Qualcomm have announced that they are now adding Google Chrome OS to their list of supported platforms, with CEO Paul Jacobs revealing the news on-stage at CES 2010 this morning. It comes as little surprise, perhaps, since potential specifications for the first Google-branded Chrome OS notebook which leaked back in December tipped an ARM-based processor, just like Qualcomm's Snapdragon.
HTC's potential tablet plans have always been played down by the company - CEO Peter Chou edged around speculation a few months back, before speculating that his engineers were "carefully looking" at netbook possibilities later on - but that hasn't stopped the rumors. According to Smarthouse HTC are preparing "several working models of a touch tablet", including at least one running Google Chrome OS; their sources reckon HTC will be giving private demos of an Android version at CES 2010 next week.
Back when a Google-branded Chrome OS netbook was tipped for late 2010, we were still in the dark regarding potential specifications for the web-centric ultraportable. Now IBTimes is claiming to have the official spec sheet, and as speculated there's both an ARM-based CPU and NVIDIA's Tegra chipset among the components. There's also a 10.1-inch display with multitouch-capable touchscreen mentioned, able to display HD - likely 720p - video, together with a 64GB SSD and 2GB of RAM.
Back in November when Google spilled the beans on Google Chrome OS, their upcoming platform for netbooks, they confirmed that they'd produced a reference design list of suggested hardware for manufacturers to go by. Now, TechCrunch are claiming to have heard from multiple sources that the search giant has gone one step further, and are working with at least one manufacturer to produce a Google-branded Chrome OS netbook that it would sell direct to consumers.
On of CES' more interesting launches will be the Lenovo Smartbook, the first confirmed model of the new segment. While Lenovo themselves have been frustratingly quiet regarding the Smartbook's specifications, and the segment as a whole is relatively poorly understood, a recent interview with Qualcomm's Steve Mollenkopf has got us wondering just how the platform will be differentiated from regular netbooks. Mollenkopf describes them as representing a new paradigm: "a smartphone-type operating system, but for a two-handed device".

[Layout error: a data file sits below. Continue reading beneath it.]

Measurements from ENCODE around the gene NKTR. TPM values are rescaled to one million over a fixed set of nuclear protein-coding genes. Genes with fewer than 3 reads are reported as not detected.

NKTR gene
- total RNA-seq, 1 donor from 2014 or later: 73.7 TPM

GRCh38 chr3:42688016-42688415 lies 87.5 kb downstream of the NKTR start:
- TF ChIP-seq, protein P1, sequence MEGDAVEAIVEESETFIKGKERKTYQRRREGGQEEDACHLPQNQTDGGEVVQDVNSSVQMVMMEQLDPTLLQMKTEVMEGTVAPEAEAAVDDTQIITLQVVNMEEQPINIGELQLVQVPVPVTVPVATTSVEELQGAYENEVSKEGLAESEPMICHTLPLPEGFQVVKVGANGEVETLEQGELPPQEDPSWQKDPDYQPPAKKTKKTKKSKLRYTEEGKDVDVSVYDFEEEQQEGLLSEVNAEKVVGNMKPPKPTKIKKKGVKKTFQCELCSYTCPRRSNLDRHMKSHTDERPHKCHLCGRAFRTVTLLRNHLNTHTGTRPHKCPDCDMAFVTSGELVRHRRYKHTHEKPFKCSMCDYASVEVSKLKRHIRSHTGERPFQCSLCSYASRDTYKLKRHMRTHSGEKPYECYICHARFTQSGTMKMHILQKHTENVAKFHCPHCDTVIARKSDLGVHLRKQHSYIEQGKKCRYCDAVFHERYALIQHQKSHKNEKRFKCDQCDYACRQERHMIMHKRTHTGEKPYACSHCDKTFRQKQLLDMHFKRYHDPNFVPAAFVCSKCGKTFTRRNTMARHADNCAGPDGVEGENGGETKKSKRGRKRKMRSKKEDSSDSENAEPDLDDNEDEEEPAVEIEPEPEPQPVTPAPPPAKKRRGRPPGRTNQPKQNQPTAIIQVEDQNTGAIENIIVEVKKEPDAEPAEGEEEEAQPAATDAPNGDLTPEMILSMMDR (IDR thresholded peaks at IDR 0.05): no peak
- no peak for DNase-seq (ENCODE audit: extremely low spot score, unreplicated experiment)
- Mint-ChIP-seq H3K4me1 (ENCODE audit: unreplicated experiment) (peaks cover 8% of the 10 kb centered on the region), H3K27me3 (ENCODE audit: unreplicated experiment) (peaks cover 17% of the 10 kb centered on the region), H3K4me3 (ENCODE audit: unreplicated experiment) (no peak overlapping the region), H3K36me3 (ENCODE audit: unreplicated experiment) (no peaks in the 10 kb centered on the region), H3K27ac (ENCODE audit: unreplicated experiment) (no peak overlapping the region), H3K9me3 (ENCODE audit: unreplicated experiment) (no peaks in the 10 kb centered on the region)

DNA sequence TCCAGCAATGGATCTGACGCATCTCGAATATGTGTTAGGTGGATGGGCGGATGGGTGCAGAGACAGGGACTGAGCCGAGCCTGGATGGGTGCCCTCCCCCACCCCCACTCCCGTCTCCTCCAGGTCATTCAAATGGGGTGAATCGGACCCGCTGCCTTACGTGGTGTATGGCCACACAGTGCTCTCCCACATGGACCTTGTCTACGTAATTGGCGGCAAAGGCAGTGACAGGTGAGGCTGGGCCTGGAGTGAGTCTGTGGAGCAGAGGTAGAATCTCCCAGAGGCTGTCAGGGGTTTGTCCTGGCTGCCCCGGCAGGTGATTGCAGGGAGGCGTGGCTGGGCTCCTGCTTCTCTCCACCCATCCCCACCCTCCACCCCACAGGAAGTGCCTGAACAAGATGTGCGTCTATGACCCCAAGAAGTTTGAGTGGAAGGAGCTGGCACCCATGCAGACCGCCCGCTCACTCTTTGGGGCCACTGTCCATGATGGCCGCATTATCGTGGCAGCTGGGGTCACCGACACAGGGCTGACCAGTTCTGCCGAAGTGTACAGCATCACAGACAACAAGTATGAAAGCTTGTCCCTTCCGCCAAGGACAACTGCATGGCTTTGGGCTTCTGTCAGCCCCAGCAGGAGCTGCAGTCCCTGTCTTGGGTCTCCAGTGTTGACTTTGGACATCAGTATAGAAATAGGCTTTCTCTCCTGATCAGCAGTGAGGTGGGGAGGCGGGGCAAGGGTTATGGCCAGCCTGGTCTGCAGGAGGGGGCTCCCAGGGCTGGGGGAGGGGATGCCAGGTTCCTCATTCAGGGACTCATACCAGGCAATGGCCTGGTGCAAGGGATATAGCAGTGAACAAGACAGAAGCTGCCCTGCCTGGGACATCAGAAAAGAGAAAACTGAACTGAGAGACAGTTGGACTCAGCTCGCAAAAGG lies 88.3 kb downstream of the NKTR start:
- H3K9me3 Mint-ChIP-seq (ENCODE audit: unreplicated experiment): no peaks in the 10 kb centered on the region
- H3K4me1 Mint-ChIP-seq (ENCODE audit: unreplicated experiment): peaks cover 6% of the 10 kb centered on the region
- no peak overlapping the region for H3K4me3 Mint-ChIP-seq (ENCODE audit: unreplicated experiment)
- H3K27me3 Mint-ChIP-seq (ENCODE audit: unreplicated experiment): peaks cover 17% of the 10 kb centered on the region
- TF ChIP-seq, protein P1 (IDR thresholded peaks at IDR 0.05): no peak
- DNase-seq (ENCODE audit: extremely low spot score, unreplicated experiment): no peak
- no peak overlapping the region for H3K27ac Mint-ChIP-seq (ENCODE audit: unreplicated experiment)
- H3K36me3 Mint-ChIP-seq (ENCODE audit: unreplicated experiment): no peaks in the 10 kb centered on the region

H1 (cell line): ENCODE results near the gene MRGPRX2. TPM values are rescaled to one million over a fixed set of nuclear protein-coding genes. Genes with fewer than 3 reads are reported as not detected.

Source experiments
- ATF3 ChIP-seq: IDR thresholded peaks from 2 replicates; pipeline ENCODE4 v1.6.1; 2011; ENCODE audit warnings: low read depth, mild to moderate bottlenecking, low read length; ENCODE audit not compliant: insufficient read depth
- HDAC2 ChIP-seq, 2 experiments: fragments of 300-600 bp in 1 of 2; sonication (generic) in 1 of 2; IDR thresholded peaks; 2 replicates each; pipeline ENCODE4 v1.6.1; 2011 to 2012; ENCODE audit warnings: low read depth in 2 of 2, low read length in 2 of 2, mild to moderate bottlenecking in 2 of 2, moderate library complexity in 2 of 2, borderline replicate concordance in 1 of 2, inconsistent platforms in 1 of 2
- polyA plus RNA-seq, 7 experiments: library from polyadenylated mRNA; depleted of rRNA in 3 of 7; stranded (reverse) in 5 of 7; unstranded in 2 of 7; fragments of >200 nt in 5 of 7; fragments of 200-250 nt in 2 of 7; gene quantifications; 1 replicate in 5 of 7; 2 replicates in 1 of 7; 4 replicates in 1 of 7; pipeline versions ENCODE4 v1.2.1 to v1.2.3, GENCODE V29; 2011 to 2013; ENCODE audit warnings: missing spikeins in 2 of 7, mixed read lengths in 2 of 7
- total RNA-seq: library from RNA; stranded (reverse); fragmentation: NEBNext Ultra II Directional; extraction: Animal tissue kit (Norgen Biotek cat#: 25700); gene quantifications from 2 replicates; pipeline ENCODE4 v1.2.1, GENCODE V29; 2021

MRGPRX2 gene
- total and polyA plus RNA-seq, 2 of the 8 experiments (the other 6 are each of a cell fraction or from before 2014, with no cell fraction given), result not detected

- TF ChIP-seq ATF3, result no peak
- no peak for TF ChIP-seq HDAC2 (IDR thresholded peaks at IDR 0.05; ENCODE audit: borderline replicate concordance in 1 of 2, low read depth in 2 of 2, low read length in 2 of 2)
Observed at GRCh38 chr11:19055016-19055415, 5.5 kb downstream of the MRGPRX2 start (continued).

Acer have thrown their hat into the ring as one of the first netbook manufacturers to commit to using Google Chrome OS. According to DigiTimes' usual unnamed sources, the company have been working on the netbook - which will only run webapps, and make heavy use of cloud-based storage - since midway through 2009; it's expected to launch in the second half of 2010.
Normally we'd nod and smile at this point, and remain moderately sceptical, but Acer chairman JT Wang has already publicly suggested that his company will be putting out a Chrome OS machine. No specifications for the Acer netbook have been given, but Google's recent launch event for the platform did outline that typical Chrome OS netbooks would have SSD or flash memory storage, be either x86 or ARM based, and have the usual USB ports for peripherals.
Benchmarking the very earliest publicly-available code for Google Chrome OS seems destined to only highlight the platform's early stage of development, especially when you throw rivals such as Moblin 2.1, Ubuntu Netbook Remix 9.10, Fedora 12 and openSUSE 11.2 into the mixture. Still, that's just what Phoronix have done, and unsurprisingly the new Google netbook OS came in last position.
Back in July, Google's execs were grudgingly agreeing that Google Chrome OS and Android have "a great deal of commonality" and "may merge even closer." Now co-founder Sergey Brin has further stoked that speculation, telling reporters after last week's Chrome OS reveal that "Android and Chrome will likely converge over time". Brin pointed to the common Linux and Webkit browser code as existing points of convergence in the two open-source platforms.
Week in review time again, here we go! The Lenovo IdeaPad Pineview netbook hit the FCC Monday. The FCC is one of the most prolific leaker of gadgets and gear around and we love them for it. The CrunchPad is now said to be steamrolling toward a launch and may have a sponsorship deal in place. Word was a few weeks back that the tablet was dead.